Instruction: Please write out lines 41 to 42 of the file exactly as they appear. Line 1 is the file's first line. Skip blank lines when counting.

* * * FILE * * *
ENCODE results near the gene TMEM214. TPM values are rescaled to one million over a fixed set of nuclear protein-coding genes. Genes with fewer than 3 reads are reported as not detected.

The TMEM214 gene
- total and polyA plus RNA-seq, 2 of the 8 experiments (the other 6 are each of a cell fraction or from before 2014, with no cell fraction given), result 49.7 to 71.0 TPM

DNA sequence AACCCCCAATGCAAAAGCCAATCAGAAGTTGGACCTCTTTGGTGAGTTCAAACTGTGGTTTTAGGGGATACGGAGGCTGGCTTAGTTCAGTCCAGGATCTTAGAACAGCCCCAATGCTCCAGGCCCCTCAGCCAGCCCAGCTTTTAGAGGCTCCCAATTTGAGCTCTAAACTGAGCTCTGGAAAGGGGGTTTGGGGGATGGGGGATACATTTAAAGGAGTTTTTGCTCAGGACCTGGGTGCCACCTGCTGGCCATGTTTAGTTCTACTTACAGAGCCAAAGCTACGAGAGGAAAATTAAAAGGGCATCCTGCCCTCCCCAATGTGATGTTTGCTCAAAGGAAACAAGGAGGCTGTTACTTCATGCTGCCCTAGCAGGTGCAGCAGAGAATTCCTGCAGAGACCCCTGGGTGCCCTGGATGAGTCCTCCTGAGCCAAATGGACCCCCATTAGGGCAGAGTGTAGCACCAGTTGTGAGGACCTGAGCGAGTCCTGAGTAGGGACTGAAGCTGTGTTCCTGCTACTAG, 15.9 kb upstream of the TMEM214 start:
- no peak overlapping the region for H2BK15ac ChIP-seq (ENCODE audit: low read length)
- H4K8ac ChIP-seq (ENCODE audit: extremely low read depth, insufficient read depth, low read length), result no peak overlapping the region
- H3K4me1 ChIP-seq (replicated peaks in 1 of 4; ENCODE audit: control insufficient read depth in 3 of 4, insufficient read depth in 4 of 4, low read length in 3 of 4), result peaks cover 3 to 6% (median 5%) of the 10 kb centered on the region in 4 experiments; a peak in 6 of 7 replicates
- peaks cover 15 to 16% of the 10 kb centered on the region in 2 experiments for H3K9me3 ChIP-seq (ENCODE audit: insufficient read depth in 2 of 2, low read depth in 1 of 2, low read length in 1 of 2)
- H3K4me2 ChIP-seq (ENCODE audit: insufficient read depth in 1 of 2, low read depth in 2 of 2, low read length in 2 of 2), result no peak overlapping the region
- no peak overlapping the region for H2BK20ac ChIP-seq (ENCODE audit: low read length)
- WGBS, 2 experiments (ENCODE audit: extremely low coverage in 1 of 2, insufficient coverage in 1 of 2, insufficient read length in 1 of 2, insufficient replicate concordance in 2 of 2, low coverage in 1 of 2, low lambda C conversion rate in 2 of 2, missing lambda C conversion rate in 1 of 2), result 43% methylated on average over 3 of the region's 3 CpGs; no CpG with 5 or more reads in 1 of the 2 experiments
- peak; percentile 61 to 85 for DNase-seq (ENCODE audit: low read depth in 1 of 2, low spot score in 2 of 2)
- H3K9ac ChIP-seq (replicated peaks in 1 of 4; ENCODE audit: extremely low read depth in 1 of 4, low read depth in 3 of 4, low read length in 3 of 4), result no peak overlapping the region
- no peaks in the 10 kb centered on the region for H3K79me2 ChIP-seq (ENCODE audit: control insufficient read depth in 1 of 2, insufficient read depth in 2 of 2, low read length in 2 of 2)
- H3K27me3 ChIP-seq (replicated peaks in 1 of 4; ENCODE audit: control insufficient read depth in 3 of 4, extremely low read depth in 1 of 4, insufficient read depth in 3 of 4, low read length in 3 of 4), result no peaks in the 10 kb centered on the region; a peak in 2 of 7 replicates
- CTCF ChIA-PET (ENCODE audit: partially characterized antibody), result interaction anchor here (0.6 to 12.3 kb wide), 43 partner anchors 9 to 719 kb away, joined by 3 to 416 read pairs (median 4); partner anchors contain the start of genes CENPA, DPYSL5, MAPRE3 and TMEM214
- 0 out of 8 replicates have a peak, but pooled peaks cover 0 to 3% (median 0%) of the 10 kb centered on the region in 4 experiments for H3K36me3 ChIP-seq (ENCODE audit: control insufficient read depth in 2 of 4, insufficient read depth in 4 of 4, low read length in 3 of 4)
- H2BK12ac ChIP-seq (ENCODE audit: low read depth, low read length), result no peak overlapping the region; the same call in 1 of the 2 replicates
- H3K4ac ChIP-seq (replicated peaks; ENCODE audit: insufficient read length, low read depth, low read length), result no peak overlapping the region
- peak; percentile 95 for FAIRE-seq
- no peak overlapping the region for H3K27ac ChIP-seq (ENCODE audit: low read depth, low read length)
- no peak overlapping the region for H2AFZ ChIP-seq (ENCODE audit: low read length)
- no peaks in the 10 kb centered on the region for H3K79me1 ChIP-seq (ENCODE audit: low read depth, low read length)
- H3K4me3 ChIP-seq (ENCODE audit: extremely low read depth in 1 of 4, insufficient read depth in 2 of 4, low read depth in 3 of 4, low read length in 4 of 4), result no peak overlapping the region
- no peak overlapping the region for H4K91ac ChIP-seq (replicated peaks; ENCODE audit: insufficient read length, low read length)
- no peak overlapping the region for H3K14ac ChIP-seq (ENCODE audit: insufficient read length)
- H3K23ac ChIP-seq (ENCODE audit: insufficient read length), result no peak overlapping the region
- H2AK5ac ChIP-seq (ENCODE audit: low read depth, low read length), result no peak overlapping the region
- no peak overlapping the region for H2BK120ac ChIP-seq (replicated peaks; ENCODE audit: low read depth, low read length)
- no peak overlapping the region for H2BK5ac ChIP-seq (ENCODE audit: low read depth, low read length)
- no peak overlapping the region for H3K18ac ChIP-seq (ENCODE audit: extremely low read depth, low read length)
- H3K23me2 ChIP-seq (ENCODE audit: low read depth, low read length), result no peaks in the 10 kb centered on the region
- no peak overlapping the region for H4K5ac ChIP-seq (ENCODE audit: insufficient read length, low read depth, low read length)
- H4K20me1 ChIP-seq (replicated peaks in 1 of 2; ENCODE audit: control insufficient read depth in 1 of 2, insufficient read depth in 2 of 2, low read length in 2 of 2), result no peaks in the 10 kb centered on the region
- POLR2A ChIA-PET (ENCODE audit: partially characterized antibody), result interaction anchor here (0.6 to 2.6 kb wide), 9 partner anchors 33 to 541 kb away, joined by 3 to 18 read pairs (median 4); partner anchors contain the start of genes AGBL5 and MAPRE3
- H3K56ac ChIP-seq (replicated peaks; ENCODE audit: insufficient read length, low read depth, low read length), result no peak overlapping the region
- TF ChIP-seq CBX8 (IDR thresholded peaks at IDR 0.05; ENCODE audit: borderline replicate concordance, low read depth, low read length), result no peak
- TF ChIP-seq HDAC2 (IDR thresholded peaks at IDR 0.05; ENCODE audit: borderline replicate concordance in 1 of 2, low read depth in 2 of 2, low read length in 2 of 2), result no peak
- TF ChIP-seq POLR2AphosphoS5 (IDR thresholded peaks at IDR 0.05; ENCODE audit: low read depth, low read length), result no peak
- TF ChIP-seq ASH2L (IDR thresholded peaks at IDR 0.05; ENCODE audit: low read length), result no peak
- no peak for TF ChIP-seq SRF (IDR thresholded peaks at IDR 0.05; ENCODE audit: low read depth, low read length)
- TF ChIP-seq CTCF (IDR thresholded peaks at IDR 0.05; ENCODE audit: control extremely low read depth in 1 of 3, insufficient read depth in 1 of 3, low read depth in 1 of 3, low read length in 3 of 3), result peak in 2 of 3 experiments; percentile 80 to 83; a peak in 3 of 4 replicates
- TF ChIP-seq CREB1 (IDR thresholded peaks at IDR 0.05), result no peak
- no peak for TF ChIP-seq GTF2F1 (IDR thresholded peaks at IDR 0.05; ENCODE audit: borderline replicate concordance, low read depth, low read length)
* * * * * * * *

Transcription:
- no peak for TF ChIP-seq SRF (IDR thresholded peaks at IDR 0.05; ENCODE audit: low read depth, low read length)
- TF ChIP-seq CTCF (IDR thresholded peaks at IDR 0.05; ENCODE audit: control extremely low read depth in 1 of 3, insufficient read depth in 1 of 3, low read depth in 1 of 3, low read length in 3 of 3), result peak in 2 of 3 experiments; percentile 80 to 83; a peak in 3 of 4 replicates